In past years, I've posted rather extensively ideas for planning for a fruitful Lent, particularly for the plans of homeschooling parents. This year, I found myself feeling what I thought was aridity, a smallness of self, a low amount of energy. I drafted this blog post writing disappointingly about how I couldn't even plan this Lent and how I'd have to look to my own self speaking to me from the past. However, when I actually looked back through my own Lent planning posts for resources, I noticed sharply that every other year I wrote the same blah post: those were the pregnancy years! And on the non-pregnancy years, I bubbled over with planning enthusiasm. This realization has relieved me: there's nothing wrong with me, I'm just putting most of my bodily, mental, and emotional energy into creating a new wee one!
Below are my prior posts in case they are of assistance to anyone:
- Planning for Lent 2014
- Planning for Lent 2013
- Planning for Lent 2012
- Planning for Lent 2011
- See all my Lenten posts here.
As far as our little family goes, I suspect we will try to have a simple Lent. I intend to take this week off of regular catechism lessons to talk to learn about Lent each day with the children. The most successful children's tool in our home has been the salt dough crown of thorns, so we will make that again and maybe only that. I can see a particular fault/weakness/vice the children are currently struggling with (we all have our struggles!), so we may find a way to focus just on improving that area during Lent. I am trying hard this year to remain focused and choose for myself only small sacrifices and goals that are actually achievable, not so expansive that I am doomed to failure and frustration yet again (an age-old spiritual trap).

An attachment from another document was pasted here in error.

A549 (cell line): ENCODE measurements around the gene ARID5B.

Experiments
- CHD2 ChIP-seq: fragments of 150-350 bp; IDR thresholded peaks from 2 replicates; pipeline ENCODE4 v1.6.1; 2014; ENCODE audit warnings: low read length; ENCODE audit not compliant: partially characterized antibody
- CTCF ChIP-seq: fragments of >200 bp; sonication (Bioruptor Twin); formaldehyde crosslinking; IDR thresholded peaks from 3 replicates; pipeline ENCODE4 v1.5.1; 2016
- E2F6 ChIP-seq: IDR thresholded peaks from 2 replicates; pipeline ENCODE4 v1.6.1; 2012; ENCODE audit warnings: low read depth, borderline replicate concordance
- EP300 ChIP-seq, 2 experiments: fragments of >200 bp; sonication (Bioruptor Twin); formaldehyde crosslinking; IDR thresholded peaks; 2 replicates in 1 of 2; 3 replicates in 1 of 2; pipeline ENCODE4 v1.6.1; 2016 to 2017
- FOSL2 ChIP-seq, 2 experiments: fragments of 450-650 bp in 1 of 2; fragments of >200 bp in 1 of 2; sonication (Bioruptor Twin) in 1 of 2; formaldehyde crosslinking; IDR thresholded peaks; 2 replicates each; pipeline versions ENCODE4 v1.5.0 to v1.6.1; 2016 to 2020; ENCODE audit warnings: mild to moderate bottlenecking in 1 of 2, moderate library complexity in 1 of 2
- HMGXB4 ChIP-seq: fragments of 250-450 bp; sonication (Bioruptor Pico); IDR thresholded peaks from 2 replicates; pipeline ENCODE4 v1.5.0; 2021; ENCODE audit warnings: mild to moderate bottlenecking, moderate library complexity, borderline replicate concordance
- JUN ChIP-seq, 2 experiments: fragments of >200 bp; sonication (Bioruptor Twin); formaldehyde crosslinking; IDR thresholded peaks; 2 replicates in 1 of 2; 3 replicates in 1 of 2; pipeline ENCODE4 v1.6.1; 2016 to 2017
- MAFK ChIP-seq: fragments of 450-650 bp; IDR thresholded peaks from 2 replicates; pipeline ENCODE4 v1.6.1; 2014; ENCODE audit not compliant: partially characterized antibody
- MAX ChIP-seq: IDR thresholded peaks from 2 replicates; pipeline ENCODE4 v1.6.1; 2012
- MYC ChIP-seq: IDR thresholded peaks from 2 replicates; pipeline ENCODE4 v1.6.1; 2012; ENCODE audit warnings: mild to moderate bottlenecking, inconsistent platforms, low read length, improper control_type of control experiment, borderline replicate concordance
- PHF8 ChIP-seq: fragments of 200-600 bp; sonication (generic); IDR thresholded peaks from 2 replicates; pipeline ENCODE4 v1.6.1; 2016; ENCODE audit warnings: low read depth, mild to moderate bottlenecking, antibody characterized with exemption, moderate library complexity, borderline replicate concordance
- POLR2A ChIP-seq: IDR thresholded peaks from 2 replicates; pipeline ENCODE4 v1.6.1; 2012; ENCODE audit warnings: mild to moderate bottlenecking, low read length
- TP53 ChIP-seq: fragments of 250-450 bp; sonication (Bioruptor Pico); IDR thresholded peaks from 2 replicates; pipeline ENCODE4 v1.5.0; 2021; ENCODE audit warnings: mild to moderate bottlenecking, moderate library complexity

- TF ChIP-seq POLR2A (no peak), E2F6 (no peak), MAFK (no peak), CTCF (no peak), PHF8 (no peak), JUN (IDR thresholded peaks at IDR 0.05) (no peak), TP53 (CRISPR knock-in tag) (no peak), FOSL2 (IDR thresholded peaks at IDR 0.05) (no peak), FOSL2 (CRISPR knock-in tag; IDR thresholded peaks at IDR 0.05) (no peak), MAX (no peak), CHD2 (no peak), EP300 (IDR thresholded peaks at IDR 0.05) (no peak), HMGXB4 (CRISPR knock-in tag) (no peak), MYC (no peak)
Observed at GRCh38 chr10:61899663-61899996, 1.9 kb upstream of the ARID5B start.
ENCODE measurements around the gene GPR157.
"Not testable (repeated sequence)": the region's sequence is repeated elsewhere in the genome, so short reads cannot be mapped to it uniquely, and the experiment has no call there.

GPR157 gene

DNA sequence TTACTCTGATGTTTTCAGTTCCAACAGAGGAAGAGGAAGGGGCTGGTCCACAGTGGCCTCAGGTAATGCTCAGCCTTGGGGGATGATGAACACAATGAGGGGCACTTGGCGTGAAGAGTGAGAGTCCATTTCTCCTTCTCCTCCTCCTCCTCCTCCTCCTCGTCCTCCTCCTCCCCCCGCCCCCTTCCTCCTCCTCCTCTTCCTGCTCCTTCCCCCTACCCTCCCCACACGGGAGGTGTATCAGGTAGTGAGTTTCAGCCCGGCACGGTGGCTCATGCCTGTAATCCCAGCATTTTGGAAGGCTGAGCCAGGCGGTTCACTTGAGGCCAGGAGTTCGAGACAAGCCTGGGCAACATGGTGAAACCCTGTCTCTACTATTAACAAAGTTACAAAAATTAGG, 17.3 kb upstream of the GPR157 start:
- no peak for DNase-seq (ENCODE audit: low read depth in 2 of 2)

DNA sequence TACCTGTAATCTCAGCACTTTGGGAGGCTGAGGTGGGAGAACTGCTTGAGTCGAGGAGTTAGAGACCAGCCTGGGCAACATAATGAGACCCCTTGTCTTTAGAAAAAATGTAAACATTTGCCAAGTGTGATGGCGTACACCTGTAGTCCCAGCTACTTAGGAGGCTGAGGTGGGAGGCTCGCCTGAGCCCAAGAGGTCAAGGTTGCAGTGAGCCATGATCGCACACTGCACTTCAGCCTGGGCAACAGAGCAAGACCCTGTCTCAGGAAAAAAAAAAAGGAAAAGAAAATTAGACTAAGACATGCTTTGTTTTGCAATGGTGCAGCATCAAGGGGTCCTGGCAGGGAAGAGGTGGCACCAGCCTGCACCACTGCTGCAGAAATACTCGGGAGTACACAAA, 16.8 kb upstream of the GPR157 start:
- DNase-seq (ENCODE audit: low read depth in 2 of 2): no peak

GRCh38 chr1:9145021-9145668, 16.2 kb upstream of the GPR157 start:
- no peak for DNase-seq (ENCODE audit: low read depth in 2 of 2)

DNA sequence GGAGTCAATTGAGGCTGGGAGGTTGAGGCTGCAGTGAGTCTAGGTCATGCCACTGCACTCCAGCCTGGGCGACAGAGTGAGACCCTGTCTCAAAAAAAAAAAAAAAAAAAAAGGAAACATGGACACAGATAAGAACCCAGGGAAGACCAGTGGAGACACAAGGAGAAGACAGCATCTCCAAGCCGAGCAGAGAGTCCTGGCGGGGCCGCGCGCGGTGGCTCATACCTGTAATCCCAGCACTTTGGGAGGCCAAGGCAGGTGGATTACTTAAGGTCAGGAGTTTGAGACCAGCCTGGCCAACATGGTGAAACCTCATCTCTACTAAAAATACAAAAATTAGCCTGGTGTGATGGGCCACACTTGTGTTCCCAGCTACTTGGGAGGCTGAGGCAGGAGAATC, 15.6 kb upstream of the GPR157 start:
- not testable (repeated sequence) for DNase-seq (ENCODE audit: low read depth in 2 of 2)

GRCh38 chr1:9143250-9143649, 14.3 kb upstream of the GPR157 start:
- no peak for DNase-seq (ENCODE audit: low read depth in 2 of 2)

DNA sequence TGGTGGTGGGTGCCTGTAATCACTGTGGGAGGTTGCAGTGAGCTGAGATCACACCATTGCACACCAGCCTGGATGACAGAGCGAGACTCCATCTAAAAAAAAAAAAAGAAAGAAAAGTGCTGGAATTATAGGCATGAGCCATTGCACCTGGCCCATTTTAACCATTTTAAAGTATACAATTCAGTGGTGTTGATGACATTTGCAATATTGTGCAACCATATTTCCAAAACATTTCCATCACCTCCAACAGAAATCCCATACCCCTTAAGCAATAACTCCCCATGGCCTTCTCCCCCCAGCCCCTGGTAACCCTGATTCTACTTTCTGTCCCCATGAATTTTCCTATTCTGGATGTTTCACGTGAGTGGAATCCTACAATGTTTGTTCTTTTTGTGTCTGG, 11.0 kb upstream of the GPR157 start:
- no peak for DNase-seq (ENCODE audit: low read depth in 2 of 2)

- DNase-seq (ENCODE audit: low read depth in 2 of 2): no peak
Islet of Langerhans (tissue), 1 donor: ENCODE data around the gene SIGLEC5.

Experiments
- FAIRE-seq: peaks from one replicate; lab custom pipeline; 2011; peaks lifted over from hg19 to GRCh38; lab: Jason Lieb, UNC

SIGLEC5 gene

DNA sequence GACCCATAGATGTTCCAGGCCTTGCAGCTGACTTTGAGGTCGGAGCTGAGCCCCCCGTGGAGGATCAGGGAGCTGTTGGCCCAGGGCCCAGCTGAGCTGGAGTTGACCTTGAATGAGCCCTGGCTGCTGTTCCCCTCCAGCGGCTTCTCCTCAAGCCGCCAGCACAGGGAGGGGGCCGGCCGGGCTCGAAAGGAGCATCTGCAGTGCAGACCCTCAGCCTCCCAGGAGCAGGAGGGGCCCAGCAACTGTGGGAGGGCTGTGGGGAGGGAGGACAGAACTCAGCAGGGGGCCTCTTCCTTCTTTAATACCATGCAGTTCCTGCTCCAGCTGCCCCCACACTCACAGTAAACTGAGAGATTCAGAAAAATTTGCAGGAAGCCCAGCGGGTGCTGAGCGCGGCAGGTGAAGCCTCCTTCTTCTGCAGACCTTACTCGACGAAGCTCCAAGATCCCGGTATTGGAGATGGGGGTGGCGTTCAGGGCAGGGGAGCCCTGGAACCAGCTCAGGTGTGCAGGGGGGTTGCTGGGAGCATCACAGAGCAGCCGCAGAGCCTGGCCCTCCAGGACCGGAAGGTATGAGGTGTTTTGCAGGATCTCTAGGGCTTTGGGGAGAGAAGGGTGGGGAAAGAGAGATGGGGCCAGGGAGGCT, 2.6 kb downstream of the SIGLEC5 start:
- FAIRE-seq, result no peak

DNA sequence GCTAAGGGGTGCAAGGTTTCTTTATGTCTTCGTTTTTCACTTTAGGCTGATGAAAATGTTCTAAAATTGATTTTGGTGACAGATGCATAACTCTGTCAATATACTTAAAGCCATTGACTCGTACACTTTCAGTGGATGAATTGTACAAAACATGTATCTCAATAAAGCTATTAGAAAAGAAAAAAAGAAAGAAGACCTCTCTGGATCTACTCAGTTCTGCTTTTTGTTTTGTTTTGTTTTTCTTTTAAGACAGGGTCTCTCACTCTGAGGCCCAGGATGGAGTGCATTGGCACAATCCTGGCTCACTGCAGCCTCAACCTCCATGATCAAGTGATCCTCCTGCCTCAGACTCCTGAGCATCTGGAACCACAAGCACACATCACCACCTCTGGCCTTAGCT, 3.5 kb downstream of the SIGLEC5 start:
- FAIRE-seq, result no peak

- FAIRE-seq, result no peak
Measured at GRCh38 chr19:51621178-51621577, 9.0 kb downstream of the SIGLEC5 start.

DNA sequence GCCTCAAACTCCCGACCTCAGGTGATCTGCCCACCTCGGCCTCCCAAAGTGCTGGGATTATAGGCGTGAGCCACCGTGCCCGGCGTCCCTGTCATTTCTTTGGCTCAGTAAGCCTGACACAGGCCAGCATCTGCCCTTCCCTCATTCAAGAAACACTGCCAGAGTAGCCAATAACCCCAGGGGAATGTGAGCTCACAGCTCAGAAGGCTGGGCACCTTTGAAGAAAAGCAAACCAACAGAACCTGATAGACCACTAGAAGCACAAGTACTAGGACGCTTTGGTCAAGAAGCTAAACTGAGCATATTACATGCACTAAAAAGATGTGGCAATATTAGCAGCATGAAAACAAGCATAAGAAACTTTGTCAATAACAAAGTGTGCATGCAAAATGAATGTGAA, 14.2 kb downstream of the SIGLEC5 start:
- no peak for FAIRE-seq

I will add more resources to this post in the coming weeks. Last updated 2/8/2015.
"You Want Me to Give Up What?"
Speaking of Holy Heroes, the company offers many good products for children, as well as their Lenten Adventure (free online, follows the Novus Ordo calendar, not traditional).
Practical ideas for the practice of the Works of Mercy
I was recently introduced to a fascinating blog that isn't specific to Lent but is a wealth of a resource year-round or particularly during Lent. Contemplative Homeschool: Musings on Carmelite spirituality and raising contemplative kids.
For those who are not giving up social media for the season, here is something new.
For my readers local to Charlotte, NC:
CCWG Lenten Retreat
Lenten Mission on Divine Mercy